The first question Cari Setzler asks at a 5-K orientation meeting is, "How many of you think you don't belong here?"
"Without a doubt, 80 percent of people raise their hands," said Setzler, 35, coaching certification instructor with the Road Runners Club of America (rrca.org). "And I have them look around and say, 'You're in great company.' "
Setzler trains runners of all fitness levels; most of her programs last six to 10 weeks, depending on the runner's fitness goals. She said overcoming mental obstacles is the first step in training for your first 5-K (which is 3.1 miles). It also helps to actually sign up for a race, so you have a goal to reach. Here's what Setzler suggests doing after that.
Get the proper gear: Visit a running specialist to get fitted for the right pair of shoes based on your body and running style. Avoid cotton socks and shirts because they can cause blistering and chafing; opt for polypropylene or moisture-wicking clothing to pull sweat away from your body. Women should get fitted for a sports bra; a bad bra can be painful, damage the tissue and adversely affect running mechanics, Setzler said.
Find a coach or group to train with: That way, she said, beginners "have someone to guide them through that process and understand what they're feeling is normal."
Easy does it: Plan on training three to four times a week for 30 minutes to an hour, including a 10-minute warm-up walk with stretching and 10-minute cool-down walk, Setzler said. Don't skip the warm-up -- your body needs time to adapt, especially as you get older.
Start slowly: Whatever pace you can run for a minute, start at half that speed so you can finish strong. Starting off too fast can discourage beginners; an easy pace gives your body a chance to recover. If you have to, walk.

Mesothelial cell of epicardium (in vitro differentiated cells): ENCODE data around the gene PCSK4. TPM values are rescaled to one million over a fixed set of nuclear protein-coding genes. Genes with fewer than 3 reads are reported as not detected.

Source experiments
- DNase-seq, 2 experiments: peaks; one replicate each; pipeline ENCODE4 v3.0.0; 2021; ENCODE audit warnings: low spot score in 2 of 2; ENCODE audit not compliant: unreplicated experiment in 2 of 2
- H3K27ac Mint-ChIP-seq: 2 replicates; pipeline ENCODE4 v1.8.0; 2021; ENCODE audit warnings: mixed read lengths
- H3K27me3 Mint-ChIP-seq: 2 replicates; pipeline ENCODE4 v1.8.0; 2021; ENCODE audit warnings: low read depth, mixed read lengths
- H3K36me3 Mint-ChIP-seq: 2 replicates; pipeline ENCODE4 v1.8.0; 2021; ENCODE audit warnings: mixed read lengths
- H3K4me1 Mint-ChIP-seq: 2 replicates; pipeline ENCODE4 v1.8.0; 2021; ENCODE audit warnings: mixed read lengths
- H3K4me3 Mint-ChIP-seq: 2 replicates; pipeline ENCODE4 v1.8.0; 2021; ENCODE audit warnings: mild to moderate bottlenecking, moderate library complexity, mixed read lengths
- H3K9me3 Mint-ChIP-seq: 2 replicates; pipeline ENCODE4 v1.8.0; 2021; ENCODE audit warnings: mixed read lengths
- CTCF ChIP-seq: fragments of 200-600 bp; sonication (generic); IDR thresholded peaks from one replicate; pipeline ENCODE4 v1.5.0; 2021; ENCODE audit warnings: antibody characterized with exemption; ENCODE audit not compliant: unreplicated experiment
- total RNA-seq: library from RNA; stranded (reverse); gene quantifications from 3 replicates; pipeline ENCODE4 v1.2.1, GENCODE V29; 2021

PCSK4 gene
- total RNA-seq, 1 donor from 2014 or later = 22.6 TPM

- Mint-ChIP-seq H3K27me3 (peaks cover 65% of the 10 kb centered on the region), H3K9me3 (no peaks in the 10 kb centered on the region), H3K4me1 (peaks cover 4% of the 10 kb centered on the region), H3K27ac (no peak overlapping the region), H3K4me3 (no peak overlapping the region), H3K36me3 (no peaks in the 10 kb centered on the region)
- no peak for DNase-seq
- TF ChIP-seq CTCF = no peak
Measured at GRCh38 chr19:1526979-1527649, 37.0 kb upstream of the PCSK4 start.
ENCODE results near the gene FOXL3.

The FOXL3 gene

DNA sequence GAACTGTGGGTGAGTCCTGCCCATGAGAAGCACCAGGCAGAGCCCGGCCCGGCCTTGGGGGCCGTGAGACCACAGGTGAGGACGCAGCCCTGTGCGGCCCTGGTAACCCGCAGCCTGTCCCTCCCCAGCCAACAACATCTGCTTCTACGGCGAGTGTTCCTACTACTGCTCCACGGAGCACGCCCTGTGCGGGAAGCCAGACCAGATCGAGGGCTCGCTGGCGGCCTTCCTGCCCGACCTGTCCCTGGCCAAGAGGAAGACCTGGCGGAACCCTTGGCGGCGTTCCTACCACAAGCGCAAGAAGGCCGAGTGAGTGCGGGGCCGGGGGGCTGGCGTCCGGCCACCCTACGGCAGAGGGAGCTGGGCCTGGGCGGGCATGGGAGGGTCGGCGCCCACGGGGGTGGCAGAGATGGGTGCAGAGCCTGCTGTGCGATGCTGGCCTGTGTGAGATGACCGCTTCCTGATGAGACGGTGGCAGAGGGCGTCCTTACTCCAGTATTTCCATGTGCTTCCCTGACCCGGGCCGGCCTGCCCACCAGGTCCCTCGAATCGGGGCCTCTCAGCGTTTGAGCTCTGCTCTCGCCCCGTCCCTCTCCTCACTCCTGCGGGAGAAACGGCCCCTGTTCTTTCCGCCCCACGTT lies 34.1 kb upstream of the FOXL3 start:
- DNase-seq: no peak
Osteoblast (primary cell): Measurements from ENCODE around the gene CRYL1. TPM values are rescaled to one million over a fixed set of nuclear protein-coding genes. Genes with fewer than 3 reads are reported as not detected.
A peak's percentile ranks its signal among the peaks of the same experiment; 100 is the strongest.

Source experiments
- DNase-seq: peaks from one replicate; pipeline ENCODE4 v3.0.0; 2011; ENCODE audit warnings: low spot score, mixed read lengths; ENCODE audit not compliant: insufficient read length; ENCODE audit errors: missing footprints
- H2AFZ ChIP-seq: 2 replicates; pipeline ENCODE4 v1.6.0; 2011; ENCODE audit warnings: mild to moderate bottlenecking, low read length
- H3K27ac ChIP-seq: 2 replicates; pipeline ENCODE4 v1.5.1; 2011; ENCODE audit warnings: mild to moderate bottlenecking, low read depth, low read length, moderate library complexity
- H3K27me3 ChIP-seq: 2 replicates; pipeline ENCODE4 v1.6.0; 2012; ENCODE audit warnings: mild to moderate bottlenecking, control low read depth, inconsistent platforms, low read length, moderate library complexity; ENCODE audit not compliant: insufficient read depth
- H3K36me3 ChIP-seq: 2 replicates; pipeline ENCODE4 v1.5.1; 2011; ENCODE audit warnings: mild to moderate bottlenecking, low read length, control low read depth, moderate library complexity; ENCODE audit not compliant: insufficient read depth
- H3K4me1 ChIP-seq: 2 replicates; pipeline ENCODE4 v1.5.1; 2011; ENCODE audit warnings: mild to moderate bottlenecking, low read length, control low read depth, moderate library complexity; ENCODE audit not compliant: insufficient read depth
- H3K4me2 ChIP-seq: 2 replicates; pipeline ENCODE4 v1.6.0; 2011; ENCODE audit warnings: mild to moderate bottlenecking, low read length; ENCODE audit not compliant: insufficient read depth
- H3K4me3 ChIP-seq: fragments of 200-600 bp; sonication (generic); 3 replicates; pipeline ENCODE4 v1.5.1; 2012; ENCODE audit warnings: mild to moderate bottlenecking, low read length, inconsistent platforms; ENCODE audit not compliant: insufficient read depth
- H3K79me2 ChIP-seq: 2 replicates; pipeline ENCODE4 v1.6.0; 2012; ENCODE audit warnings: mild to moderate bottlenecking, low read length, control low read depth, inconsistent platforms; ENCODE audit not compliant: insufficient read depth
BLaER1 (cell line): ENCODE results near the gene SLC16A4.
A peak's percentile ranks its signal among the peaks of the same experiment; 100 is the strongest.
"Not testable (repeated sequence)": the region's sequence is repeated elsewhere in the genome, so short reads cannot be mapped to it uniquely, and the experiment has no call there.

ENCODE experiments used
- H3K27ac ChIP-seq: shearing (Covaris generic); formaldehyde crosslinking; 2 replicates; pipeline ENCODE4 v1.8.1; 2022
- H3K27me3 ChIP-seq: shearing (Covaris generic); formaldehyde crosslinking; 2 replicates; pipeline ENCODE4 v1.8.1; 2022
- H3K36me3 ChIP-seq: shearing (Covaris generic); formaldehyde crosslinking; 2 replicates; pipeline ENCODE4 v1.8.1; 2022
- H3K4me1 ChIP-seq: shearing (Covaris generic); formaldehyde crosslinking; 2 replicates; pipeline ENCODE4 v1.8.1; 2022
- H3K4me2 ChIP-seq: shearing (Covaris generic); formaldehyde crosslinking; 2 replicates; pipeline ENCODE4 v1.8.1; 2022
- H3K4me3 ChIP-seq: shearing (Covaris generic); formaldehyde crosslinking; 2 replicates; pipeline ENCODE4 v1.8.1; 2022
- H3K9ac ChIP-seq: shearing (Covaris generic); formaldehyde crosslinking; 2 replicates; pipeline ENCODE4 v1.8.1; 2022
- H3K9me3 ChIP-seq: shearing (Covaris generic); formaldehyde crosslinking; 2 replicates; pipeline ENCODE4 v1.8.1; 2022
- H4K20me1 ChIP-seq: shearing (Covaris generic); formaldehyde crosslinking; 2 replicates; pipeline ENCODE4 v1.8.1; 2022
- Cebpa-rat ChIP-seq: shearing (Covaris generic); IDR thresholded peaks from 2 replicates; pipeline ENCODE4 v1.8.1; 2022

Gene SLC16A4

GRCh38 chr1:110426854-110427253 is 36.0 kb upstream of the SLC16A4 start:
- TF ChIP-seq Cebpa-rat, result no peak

Break training into chunks: "We don't think about a 5-K, we think about running for one minute," Setzler said. "Then we take a break, and we do that five times in the first practice." The first few weeks, alternate running and walking, with the goal of lengthening the time spent running as you get stronger. For example, in the first week, run one minute, then walk three minutes, repeating that cycle five times each practice. The second week, repeat the same cycle seven times. Consider a mobile app to help you train, like Couch-to-5K (coolrunning.com).
By the second half of the program, work on converting to less walking and more running. For instance, run for two minutes and walk for two minutes, repeating the cycle nine times. Every third or fourth week should be a recovery week, with less walking and running, to let the body rest. The body makes the most improvements during the recovery periods, Setzler said.
Divide training into hard and easy days: On easy days, do something aerobic, such as walking, swimming or working on an elliptical. You should be working out at an easy enough pace so that you're able to talk.
Set short- and long-term goals: Short-term goals can be as basic as completing a workout -- being able to, say, complete five two-minute runs in a practice. "Don't think about where you have to get to, there's nothing worse than running your first mile and a half and then realizing you're only halfway there," she said.
Long-term goals could be finishing a 5-K at the end of a training period, whether you're running it, or running and walking.
The ultimate goal is to work within your fitness level. "You've got to listen to your body," Setzler said, "and make sure you're running within your own limits and not comparing yourself to other people."
By HEATHER SCHROERING